16-year-old Crumlin boy who has not attended school for five
years has been let down by the education system, his mother
David Nesbitt from Nutts Corner Road suffers
from severe dyslexia and his mother Karen said he had not been
offered a place at a school which would meet his needs. Karen
says that her son is still aiming to do his GCSEs but is now in
educational limbo. David's dyslexia was noticed when he attended
Straidhavern Primary School and he underwent a two year special
course. When he was due to move school his family tried
unsuccessfully to get him into two Belfast schools which
specialise in dylslexia. They were told that his high IQ
prevented him getting a place in a special school.
NEELB offered David a place at Parkhall College but his parents
felt that it did not meet his special needs. And in a letter to
the Board in 2005, the then headmaster at Parkhall College, said
he was "extremely concerned" at all of the circumstances and
"fearful for David's safety" should the child be forced to go to
the school. He wrote that he believed an "urgent review" was
needed and that placement in his school was "very clearly not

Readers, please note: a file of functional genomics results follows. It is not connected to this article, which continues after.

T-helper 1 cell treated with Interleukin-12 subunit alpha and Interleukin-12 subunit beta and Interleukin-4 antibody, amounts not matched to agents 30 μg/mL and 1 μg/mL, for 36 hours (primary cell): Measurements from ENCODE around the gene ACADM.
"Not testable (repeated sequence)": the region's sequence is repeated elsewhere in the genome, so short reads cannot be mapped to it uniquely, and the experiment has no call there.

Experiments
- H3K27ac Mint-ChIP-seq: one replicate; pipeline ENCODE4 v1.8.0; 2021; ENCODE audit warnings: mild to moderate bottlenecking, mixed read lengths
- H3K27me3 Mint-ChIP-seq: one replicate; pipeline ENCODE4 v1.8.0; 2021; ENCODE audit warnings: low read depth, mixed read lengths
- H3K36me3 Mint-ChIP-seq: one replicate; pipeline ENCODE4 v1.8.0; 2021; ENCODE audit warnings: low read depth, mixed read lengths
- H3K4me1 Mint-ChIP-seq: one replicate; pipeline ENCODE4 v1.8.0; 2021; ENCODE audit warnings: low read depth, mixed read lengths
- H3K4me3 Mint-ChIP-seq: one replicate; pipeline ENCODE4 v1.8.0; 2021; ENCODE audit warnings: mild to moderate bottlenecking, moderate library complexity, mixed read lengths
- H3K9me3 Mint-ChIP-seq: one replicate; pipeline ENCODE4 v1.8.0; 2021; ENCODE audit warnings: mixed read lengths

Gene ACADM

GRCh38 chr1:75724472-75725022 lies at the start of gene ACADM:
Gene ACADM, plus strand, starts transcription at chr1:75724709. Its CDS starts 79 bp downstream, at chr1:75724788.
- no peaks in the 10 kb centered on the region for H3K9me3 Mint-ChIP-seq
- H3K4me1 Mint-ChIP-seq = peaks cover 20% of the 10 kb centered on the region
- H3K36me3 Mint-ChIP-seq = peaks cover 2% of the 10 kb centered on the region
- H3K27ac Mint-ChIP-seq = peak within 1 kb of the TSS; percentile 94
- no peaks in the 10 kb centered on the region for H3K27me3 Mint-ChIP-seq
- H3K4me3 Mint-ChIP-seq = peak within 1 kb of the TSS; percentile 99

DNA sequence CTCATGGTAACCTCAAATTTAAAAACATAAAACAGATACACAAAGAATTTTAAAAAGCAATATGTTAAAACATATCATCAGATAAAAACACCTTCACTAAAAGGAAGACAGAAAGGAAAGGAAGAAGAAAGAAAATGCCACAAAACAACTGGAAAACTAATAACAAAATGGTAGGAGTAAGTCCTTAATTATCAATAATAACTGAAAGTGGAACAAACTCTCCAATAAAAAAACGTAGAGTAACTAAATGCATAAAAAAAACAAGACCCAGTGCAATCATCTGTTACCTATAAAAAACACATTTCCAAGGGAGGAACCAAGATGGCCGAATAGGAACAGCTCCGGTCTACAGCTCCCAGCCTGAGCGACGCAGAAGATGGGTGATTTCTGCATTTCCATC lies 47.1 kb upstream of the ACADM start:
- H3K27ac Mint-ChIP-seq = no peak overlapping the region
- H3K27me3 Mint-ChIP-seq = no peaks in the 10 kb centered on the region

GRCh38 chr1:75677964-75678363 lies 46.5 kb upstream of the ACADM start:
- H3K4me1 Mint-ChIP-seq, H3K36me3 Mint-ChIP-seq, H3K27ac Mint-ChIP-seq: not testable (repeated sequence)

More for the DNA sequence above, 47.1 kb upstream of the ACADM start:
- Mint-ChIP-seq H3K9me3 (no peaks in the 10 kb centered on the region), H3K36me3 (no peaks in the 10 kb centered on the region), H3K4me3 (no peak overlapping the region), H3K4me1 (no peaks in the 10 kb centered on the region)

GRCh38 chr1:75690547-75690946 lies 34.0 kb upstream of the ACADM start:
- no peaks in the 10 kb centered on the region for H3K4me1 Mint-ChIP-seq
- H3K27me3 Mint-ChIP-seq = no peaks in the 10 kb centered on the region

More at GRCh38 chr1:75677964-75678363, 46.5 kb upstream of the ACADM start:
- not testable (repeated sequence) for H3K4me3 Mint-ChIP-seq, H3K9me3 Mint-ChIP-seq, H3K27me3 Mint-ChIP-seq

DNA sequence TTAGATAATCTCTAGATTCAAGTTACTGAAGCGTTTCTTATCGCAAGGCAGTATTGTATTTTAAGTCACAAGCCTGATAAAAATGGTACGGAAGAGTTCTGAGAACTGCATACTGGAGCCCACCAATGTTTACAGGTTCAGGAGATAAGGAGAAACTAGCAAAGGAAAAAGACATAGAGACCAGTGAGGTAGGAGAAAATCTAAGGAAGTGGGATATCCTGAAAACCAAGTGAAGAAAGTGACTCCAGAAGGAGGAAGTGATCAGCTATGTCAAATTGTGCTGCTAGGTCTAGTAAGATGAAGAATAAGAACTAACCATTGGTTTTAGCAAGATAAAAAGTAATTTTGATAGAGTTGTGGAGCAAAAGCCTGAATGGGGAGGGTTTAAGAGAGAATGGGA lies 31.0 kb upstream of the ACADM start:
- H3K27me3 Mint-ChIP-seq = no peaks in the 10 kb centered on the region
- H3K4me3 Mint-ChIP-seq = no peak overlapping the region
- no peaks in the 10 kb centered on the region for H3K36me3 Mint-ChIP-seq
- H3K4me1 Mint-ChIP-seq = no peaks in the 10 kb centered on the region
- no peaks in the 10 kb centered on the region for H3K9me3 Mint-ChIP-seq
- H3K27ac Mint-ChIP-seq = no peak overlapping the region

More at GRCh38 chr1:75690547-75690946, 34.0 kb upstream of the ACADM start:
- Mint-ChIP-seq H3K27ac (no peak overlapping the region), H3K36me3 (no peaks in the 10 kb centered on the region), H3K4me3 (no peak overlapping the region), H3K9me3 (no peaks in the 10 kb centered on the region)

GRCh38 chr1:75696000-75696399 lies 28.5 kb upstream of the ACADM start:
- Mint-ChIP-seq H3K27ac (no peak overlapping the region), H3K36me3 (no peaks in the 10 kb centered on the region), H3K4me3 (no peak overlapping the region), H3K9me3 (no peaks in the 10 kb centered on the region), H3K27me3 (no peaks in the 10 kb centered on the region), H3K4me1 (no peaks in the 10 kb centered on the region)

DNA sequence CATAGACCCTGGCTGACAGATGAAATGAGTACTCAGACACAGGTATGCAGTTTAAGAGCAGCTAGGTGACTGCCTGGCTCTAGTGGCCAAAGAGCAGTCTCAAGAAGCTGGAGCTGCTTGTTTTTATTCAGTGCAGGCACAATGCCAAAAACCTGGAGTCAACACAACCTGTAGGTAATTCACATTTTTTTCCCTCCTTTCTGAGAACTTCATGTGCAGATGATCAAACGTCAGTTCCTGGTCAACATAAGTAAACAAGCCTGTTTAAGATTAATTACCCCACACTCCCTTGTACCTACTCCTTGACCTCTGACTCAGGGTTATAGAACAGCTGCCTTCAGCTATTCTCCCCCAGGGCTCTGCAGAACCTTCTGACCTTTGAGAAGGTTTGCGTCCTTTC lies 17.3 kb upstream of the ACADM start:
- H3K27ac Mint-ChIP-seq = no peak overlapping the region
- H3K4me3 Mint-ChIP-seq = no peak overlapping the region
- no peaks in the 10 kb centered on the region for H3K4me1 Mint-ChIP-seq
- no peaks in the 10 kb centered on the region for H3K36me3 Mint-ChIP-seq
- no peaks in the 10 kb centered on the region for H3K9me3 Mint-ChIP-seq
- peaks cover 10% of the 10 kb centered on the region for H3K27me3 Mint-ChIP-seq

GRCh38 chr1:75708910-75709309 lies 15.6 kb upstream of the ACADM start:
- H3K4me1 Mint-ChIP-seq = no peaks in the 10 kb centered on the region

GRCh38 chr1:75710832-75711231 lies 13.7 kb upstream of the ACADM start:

Despite not having been to school David has
enrolled at Belfast College where he attended a course for two
months and has also done a course at Ulster School of Music. He
also attends the Dyslexic Society on the Newtownards Road in
Karen feels that while the family have fought
continuously to try and give their son the best possible chance
he had been left in limbo.
"We feel that David has been very let down by
the system and we fear for his future," she said.
"He has no confidence and this has badly
affected him. It is terrible. More should have been done to to
help my son."
Despite not having been at school, David still
hopes to do his GCSE's . Karen continued: "David was a very
outgoing young boy and really loved going to school and making
friends until the problem with dyslexia started to show.
"All David needs is help, which he is
entitled to, and he should be placed in a suitable class for him
and given the help he needs, not just placed for the sake of it
in a school."
Ulster Unionist councillor Michael Copeland,
who had been contacted by the family said: "I find it amazing
that in 2008, in what's considered a developed society, a child
can go from the age of 11 to 16 with out receiving any form of
education. "When I learned of this I could not believe it that
someone has been denied a basic human right. He left primary
school and should be leaving secondary school later this year.
People were responsible for giving David this basic human right
- what happened?"